SSH keys are a safer alternative to passwords when it comes to authenticating to a remote server. Sysadmins tend to love them because they allow to administrate servers without remembering thousands of passwords. This guide will explain how to generate and use them.

Root access and admin user

On RunAbove your SSH key allows you to connect as the user admin. This user has sudo capacities, which means that you can use root privileges with it. You can for instance install software with:

sudo apt-get install nginx

You can also directly have a root shell with:

sudo su -

What are SSH keys?

SSH keys work in pairs, one key can be shared with anyone, the other one must be kept secret. To authenticate to a remote server you put your public key on the server and gain access to it using your private key.

As the private key shall always remain private it is common to encrypt it using a passphrase. It prevents a bad guy from using your private key if your computer get stolen.

How to generate them?

Linux and Mac OS X

Before generating a pair of SSH keys, check that you do not have one already.
Open a terminal and type:

ls ~/.ssh

If you see two file named id_rsa and id_rsa.pub you already have SSH keys and can skip the generation. The files can also be called id_dsa and id_dsa.pub depending on the encryption algorithm.

To generate a pair of keys use the ssh-keygen command:

ssh-keygen -b 4096 -t rsa

You will be asked where to save the keys, the default value is a good choice, and for a passphrase. The later is not mandatory but recommended, it adds a lot of security if someone gets access to your machine.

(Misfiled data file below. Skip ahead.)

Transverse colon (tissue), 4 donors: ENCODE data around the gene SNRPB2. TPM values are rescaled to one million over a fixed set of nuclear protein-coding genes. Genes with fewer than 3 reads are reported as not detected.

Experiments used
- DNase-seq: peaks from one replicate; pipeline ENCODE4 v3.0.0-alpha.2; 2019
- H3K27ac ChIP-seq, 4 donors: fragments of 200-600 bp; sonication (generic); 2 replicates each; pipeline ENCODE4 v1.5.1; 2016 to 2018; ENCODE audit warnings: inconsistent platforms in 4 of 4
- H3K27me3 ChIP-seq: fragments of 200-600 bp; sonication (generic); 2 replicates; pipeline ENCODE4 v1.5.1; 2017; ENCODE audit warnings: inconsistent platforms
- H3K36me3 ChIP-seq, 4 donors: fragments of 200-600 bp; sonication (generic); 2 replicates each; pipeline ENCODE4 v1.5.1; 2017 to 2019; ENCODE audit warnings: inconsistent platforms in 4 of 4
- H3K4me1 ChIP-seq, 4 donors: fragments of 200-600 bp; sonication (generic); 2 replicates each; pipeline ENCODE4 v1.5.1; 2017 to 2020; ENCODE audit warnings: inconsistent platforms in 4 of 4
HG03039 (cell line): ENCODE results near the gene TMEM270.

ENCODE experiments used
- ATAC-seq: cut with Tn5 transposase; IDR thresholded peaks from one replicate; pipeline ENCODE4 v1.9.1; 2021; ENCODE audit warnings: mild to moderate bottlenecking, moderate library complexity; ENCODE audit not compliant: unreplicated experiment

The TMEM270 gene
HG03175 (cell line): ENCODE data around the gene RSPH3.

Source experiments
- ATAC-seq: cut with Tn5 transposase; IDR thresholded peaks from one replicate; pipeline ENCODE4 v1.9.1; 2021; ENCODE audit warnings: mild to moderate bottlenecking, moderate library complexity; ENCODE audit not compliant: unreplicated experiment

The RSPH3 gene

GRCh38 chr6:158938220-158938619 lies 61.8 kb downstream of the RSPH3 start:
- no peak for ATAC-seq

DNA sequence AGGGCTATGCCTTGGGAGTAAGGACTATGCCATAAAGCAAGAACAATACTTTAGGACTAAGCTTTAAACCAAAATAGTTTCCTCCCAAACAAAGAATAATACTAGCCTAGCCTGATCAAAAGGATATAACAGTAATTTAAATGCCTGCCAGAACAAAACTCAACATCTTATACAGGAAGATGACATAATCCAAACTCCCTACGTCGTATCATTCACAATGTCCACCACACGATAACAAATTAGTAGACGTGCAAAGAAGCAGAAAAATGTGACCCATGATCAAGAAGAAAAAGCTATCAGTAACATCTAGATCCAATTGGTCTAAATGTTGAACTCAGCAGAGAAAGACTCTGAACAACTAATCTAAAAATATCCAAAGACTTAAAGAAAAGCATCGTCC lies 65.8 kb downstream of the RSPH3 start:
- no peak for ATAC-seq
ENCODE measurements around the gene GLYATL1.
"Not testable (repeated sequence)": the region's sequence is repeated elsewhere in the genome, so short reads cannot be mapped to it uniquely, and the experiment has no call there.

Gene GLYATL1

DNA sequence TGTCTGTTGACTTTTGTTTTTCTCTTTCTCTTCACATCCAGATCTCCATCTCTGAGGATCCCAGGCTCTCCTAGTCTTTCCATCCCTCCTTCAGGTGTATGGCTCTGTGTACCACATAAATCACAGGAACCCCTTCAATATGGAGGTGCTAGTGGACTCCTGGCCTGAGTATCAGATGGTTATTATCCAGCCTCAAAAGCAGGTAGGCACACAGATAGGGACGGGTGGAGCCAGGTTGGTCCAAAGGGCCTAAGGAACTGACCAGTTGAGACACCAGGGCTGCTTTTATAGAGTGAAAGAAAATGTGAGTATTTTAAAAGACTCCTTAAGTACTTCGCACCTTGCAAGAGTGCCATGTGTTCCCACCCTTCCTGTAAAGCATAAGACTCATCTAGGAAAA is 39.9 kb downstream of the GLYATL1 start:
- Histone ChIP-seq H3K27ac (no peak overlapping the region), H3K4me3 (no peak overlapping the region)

Starting from now you have a pair of SSH keys:

  • ~/.ssh/id_rsa is your private key
  • ~/.ssh/id_rsa.pub is the public key that goes to remote servers

Windows

On Windows you can generate SSH keys with a program called PuTTYgen.
Download it and run it. Click on Generate and move your mouse on the window to generate entropy used to craft a truly random key.

PuTTYgen SSH key

When the process is finished copy the public key displayed in a file. Save the private key on your computer, you will need it to connect to a server.

Adding your SSH key to RunAbove

Once you have your keys, go to the RunAbove dashboard and add an SSH key. Give it a name and copy/paste the public key in the form. This key will be available to be integrated in the instances you launch from now on.

Launching an instance

When you launch an instance choose the SSH key you have just added. This will allow you to remotely connect to the instance without password. Once the instance is booted, grab the IP address from the dashboard and connect to it.

Linux and Mac OS X

On Linux and Mac OS X you have nothing more to do, just open a terminal and:

ssh admin@<IP of the instance>

Windows

If you connect from Windows with PuTTY you need to tell PuTTY to use your private key. This can be done in SSH > Auth, select your private key file:

PuTTY Private SSH key

Go back to the Session tab, paste the IP address of your instance and press Open. Log in as admin and you get a shell without entering any password.